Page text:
An anonymous woman told HuffPost she was “warned” to look “outgoing” if she wanted a job clerking for Brett Kavanaugh.
Kavanaugh is the Supreme Court nominee whose confirmation has been temporarily stalled due to a 36-year-old sexual misconduct accusation leveled at the last possible moment. Kavanaugh says the alleged incident (when he was 17) did not occur. Two witnesses back him up.
To bring Kavanaugh down, the media are currently throwing whatever it can against the wall in the hopes of peeling off enough moderate Republican senators to kill his confirmation chances.
And for that reason, a wildly misleading HuffPost headline reads, “Brett Kavanaugh Liked Female Clerks Who Looked A ‘Certain Way,’ Yale Student Was Told.”
But if you actually read the story, that is not even close to the truth.
Naturally, the truth is buried under a dozen or so paragraphs of innuendo.
The story’s opening makes it sound as though Kavanaugh is grooming female law clerks for something untoward:
A few years ago, as she was prepping to interview for a judicial clerkship, a student at Yale Law School received a troubling combination of warning and advice from her professors about one federal judge in particular: Brett Kavanaugh, she was told, liked his female clerks to have a “certain look.”
HuffPost then links the Kavanaugh dress code “warning” to former appeals court judge Alex Kozinski, who retired last year under a cloud of harassment allegations: “[She was warned] about two judges in particular: First, Alex Kozinski, then a judge on the U.S. 9th Circuit Court of Appeals, was known to sexually harass his clerks, he told her. (Kozinski retired in December amid accusations of harassment.)”
At first, HuffPost tells us this anonymous woman did not know what that “certain look” was, stating only “It was very clear to me that he was talking about physical appearance, because it was phrased as a warning ― and because it came after the warning about Judge Kozinski.”
But a full fifteen paragraphs into the piece, we discover that she was, in fact, told what a “certain look” meant.
Yes, you read that correctly; people are telling budding law clerks that Brett Kavanaugh wants female law clerks to look “outgoing,” which the dictionary defines as “friendly and socially confident; extroverted.”
Merriam-Webster uses “outgoing” this way in a sentence: “His outgoing personality made him popular at school.”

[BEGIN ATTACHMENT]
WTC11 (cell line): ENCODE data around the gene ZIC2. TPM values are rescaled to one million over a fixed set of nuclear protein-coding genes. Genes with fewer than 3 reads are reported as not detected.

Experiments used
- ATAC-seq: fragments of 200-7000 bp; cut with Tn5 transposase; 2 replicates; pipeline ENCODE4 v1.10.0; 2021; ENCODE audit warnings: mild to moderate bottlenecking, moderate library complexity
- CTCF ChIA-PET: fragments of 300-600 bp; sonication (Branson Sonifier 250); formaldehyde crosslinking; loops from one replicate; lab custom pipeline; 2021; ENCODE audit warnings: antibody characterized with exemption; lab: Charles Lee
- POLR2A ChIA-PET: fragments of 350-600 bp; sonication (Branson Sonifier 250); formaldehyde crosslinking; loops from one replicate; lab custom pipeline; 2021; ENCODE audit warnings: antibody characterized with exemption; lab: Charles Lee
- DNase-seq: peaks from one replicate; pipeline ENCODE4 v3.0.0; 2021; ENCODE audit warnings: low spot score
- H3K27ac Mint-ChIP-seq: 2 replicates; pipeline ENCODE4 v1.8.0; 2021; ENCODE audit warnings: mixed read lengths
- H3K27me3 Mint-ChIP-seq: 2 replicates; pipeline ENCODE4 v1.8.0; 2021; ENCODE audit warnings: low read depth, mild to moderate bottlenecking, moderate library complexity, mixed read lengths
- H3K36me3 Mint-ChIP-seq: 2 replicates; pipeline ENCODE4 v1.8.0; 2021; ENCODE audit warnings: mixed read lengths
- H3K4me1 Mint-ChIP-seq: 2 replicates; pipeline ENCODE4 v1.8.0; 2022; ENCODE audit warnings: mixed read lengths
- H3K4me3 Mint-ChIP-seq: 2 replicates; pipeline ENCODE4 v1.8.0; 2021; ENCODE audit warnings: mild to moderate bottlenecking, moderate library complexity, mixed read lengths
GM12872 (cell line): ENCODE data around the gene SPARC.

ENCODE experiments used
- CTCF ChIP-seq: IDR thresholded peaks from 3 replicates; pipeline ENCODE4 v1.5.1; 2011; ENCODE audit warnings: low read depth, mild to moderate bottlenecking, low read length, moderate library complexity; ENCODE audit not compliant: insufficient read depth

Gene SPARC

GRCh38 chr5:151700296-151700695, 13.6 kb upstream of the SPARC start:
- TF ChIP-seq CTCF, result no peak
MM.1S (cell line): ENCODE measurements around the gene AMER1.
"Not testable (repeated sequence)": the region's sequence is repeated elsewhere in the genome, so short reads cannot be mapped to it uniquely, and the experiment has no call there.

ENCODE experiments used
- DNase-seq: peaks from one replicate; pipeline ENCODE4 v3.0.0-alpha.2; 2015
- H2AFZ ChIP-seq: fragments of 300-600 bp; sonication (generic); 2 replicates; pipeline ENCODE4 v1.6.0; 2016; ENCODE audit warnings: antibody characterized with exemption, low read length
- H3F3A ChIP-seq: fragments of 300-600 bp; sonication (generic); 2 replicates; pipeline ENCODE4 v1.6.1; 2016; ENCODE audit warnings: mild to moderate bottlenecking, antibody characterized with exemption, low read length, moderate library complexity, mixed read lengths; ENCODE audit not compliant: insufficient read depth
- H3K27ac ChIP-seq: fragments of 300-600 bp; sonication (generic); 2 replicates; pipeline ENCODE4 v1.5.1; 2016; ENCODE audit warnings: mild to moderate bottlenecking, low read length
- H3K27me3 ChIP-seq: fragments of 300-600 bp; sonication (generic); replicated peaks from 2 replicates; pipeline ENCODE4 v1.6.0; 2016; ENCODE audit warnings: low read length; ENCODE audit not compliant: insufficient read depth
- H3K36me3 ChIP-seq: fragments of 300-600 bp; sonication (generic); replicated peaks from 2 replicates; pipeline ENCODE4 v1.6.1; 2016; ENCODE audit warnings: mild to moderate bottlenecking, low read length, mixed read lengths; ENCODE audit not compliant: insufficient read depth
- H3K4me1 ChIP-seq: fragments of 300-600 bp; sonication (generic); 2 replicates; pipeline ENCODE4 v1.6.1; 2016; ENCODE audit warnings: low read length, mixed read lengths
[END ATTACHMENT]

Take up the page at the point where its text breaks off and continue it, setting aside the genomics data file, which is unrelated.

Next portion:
In other words, you should dress for success, with confidence, sharp, ready to conquer the world, to succeed … and not like a granola with a chip on your shoulder.
Moreover, the person giving this “outgoing” advice is … a woman. Her name is Amy Chau, and she is a Yale Law School professor. The other person offering the advice is Chau’s husband, Jed Rubenfeld, also a Yale professor.
Without explanation, HuffPost describes Chau as “controversial.”
Somehow, though, the HuffPost story gets worse.
A full 16 paragraphs in, we learn this advice might have been meant especially for this anonymous woman.
“The woman said she was not sure if Chua was giving this advice to others,” HuffPost is forced to admit.
“A friend suggested that the student needed the advice because she was ‘awkward,’ according to a transcript of a Gchat conversation that the Yale student had at the time and that was viewed by HuffPost.”
And so, if you read between the lines, it sounds as though this anonymous law student dressed like a slob, and a couple of concerned professors, hoping to advance her career, brought this to her attention in the most diplomatic way possible.
For her part, Chau supports Kavanaugh’s nomination and says she has placed ten clerks with him over the years, eight of them women, one of them her own daughter.
“As I wrote in the Wall Street Journal, he has also been an exceptional mentor to his female clerks,” Chau told HuffPost. “Among my proudest moments as a parent was the day I learned our daughter would join those ranks.”
A full 22 paragraphs into the piece, HuffPost finally informs readers, “Giving law students advice on what to wear to an interview isn’t terribly odd.”
Of course, this is followed by a “but.”
“…but the particular warning about Kavanaugh is unusual.”
A columnist told HuffPost the advice is “sexist.”
Except it is not Kavanaugh offering the advice; it is a professional woman motivated to help other women.
Oh, and despite her misgivings about appearing “outgoing,” despite her “mixed feelings” about Kavanaugh, this anonymous woman still interviewed with him.
Obviously, she did not get the job.
Just one week ago, according to the media, Kavanaugh was a teenage “rapist.” Now the media are reduced to publishing misleading headlines, followed by a pile of dishonest paragraphs that are only there to bury the inconvenient truth of Kavanaugh’s stellar record when it comes to advancing the careers of “outgoing” women.